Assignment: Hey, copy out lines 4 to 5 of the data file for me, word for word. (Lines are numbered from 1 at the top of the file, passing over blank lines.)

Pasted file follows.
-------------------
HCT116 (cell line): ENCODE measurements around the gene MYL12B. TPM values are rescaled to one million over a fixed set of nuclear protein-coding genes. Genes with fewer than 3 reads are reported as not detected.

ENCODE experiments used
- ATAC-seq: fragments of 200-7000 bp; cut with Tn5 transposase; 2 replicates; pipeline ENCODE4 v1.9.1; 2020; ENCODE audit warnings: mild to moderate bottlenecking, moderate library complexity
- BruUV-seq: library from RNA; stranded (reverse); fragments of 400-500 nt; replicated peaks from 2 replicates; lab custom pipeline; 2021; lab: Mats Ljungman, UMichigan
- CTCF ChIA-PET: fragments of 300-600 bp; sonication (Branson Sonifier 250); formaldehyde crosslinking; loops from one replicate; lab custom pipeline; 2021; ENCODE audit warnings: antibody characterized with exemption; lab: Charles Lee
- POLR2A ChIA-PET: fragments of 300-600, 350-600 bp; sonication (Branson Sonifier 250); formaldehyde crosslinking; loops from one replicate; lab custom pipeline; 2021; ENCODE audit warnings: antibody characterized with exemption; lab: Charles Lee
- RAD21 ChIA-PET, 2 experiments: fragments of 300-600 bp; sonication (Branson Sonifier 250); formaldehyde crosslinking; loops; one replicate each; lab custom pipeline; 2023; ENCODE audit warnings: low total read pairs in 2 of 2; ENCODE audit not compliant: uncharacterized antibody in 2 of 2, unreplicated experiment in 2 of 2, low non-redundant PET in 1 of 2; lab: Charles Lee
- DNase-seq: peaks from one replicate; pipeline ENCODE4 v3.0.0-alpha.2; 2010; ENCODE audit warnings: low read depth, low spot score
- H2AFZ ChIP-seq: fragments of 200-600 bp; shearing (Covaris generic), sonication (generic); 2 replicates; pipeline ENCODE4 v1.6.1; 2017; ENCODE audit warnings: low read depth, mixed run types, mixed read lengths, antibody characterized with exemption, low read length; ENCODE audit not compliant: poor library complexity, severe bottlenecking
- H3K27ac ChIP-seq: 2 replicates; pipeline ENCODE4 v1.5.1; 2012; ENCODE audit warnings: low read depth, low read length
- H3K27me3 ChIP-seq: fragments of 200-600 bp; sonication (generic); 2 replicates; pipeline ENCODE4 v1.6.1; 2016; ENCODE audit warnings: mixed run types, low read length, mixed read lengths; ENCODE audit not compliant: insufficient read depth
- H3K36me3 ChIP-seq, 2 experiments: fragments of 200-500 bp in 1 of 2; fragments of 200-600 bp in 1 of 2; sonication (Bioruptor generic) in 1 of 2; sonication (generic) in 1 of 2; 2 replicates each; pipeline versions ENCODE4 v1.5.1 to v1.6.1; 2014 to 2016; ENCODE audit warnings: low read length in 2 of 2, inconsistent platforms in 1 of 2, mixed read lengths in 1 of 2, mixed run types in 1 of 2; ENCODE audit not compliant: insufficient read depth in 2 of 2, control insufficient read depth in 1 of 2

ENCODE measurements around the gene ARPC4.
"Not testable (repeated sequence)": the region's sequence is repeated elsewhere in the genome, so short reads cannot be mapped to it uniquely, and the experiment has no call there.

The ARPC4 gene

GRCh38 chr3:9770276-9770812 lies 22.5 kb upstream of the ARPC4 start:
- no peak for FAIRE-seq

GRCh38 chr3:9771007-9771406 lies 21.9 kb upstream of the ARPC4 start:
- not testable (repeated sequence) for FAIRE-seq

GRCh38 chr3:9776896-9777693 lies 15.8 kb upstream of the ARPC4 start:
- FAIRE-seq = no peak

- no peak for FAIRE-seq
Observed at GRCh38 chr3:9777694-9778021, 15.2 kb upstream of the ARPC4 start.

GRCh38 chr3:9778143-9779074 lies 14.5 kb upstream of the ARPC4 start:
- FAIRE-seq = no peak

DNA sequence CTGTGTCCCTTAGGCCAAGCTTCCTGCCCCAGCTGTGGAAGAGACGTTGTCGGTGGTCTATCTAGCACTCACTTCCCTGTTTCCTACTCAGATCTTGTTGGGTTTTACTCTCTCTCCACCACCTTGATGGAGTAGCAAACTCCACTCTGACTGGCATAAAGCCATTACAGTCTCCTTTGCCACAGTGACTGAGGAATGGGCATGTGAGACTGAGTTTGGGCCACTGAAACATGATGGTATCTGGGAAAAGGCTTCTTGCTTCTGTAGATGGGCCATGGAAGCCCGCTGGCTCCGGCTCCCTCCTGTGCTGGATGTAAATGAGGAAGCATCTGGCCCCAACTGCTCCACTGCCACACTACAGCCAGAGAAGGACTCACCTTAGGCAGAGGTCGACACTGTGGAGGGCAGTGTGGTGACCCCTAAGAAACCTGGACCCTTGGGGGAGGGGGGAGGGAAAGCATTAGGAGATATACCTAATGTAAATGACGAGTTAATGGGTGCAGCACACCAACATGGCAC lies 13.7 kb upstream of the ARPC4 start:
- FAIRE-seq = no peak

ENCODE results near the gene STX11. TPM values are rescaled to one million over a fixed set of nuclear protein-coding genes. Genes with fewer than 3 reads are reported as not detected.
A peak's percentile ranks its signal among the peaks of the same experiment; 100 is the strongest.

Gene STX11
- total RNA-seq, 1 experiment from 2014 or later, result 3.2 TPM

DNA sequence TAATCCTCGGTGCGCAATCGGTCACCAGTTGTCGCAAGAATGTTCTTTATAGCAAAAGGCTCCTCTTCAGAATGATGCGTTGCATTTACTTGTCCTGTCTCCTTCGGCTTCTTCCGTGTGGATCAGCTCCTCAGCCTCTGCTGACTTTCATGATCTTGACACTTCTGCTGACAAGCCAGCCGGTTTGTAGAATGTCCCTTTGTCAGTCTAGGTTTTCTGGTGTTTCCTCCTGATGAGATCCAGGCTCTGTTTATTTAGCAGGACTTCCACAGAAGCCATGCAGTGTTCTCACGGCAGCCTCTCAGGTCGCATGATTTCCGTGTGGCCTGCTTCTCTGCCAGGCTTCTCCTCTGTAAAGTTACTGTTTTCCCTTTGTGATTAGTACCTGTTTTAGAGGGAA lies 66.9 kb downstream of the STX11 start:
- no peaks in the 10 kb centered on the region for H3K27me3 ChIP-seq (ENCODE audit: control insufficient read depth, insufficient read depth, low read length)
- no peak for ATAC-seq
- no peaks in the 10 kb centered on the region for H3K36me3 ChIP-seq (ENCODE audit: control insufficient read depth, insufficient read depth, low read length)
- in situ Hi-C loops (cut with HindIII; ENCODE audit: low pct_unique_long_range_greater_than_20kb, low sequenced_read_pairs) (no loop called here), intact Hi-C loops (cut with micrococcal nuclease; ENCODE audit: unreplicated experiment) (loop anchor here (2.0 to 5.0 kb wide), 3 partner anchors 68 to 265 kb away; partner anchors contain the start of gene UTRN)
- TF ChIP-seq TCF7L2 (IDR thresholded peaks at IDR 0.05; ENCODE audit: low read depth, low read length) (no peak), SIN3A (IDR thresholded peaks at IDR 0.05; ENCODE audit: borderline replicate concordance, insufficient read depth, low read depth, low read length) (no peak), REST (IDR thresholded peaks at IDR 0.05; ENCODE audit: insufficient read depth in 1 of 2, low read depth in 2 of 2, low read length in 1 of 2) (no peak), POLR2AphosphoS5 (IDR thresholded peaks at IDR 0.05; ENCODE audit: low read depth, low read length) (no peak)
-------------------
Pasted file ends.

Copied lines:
- BruUV-seq: library from RNA; stranded (reverse); fragments of 400-500 nt; replicated peaks from 2 replicates; lab custom pipeline; 2021; lab: Mats Ljungman, UMichigan
- CTCF ChIA-PET: fragments of 300-600 bp; sonication (Branson Sonifier 250); formaldehyde crosslinking; loops from one replicate; lab custom pipeline; 2021; ENCODE audit warnings: antibody characterized with exemption; lab: Charles Lee